By Vijitha Yapa 

When a professional decides to write a book on psychotherapy and meditation, it is news especially when the focus is on Buddhist meditation. But when 18 specialist psychotherapists from around the world come together to contribute to a book on psychotherapy, and meditation for children as well as adults, what emerges is a treasure trove of insights.

Author Maria Pozzi Monzo – a child, adolescent and adult psychotherapist – has achieved this feat.

Fellow of the British Psychoanalytical Society David Black observes: “How naturally Buddhist understanding can harmonise with a psychoanalytic approach.” Black adds that he also enjoyed reading the many moving and idiosyncratic accounts of spiritual seeking in this book.

Psychoanalysis is described as a new concept that’s not even a century old while Buddhism dates back to the 5th century BC. In psychoanalysis, free association in the context of an analytical relationship offers a path to understand the unconscious mind while the practice of Buddhist meditation allows the unconscious to become conscious, which leads to awareness.

Rosalind Powrie is a child and adolescent psychiatrist, and Head of the Perinatal and Infant Mental Health Service at the Women and Children’s Hospital and the Women and Children’s Health Network in Adelaide. She treats mothers with depression who experience mental health issues.

Powrie talks about teaching mindfulness, which is a form of mind training where through meditation and mindfulness practices, one learns to be more aware and pay attention to the present – without judgement and with tolerance of one’s experiences. This involves mitigating the struggle in them, as well as suspending judgement and the related proliferation of thoughts.

Her practice involves weaving in more components around teaching self-compassion, as women often are the first to criticise themselves and become guilt-ridden. It is based on the idea that if you observe your experiences long enough with meditation, you’ll find that all experiences are in a state of dynamic flux and nothing remains the same from moment to moment.

This is a very hard concept for the human mind to grasp because people live as if things will remain unchanged.

It is easy to think that a foetus will grow by itself until it’s ready to be born. But Powrie says mothers who are stressed or depressed during pregnancy produce less cortisol – a hormone that counteracts stress and maintains hormonal homeostasis in the womb. The baby’s developing brain and physiology are affected if stress levels in a pregnancy are high.

She refers to some women who suffer antenatal as well as postnatal depression, and entertain thoughts about harming their babies. Powrie advises that if a mother can detach herself from those thoughts and resist struggling with them, they usually fade or lose their impact.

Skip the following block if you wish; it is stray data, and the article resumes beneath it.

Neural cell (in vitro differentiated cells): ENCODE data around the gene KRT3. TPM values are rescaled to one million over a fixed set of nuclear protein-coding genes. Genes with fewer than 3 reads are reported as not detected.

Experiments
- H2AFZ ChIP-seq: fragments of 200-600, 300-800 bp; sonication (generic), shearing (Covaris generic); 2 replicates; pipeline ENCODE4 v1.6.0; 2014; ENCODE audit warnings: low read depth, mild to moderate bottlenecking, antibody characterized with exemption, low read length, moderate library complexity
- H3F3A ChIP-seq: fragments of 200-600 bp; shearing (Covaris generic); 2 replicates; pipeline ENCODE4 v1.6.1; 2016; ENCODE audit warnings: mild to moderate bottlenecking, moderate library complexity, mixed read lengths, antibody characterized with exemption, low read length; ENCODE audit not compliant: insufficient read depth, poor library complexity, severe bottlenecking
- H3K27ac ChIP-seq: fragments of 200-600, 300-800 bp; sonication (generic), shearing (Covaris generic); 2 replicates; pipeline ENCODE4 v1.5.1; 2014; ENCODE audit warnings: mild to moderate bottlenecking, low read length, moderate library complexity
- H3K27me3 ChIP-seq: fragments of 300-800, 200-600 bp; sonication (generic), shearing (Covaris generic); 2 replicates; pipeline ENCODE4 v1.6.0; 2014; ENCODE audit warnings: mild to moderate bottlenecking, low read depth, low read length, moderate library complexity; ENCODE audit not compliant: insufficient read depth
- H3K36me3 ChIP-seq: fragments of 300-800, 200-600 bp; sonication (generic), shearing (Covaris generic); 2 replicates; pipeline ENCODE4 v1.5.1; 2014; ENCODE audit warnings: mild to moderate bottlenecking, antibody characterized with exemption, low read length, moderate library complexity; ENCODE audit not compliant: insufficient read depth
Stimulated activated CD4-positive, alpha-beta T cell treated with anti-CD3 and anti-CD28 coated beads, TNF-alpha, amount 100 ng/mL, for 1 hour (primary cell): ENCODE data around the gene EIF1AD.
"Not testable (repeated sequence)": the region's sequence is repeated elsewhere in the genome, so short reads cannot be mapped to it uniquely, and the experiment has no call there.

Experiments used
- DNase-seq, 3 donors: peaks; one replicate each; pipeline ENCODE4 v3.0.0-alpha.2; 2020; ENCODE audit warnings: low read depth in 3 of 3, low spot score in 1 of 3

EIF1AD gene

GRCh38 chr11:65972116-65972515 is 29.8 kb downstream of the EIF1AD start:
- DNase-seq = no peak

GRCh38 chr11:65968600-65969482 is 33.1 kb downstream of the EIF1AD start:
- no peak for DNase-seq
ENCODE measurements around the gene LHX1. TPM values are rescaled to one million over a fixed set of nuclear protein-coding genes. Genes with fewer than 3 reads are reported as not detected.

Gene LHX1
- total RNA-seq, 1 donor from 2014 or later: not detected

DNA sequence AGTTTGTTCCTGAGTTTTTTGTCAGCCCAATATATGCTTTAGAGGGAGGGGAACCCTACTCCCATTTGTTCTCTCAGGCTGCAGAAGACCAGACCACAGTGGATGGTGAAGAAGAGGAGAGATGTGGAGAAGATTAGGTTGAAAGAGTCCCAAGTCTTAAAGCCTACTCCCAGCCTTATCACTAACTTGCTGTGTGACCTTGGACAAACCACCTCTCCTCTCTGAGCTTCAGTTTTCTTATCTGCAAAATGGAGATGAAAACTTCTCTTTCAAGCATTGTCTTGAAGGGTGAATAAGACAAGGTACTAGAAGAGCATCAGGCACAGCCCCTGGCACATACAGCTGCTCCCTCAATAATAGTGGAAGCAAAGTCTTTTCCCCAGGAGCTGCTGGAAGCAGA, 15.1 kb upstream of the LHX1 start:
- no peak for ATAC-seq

It was Martin Luther King, Jr. who famously said that power without love is reckless and abusive, and love without power is sentimental and anaemic. An important perspective is that while a mother is responsible for her baby, the infant is a separate being – and even though they are interdependent, both have to be recognised as separate beings.

The influence of Vietnamese Buddhist monk Thích Nht Hnh and his approach to therapeutic issues are also discussed in the book. On anger, he says that you have to get to know and understand the feeling, and then stand back from and transform it. His idea is that there’s no happiness without suffering.

Nht Hnh also talks about interconnectedness, and believes a flower and the rain that made it grow, the clouds that made it rain, the soil the plant grew in and the person who grew it are all interconnected and inseparable.

The book also has fascinating insights into experiences encountered by doctors. One such was the response of a little boy to the abuse he had faced from his father for a long time. The child had a strong sense of knowing that what his father was doing was wrong. Some questions are as follows: How did he know it was wrong? Where does the sense of what’s right and wrong come from?

In fact, the young child told Dr. Monica Lanyado, the founding course organiser of the child and adolescent psychotherapy training at the Scottish Institute of Human Relations in Edinburgh: “My dad didn’t teach me right from wrong but he’s still the only dad I have.”

The book also refers to the Buddhist explanation of the ‘monkey mind’ where your consciousness is unsettled, restless or confused. And the contributors try to help declutter it through meditation, to achieve clarity of thought and peace of mind.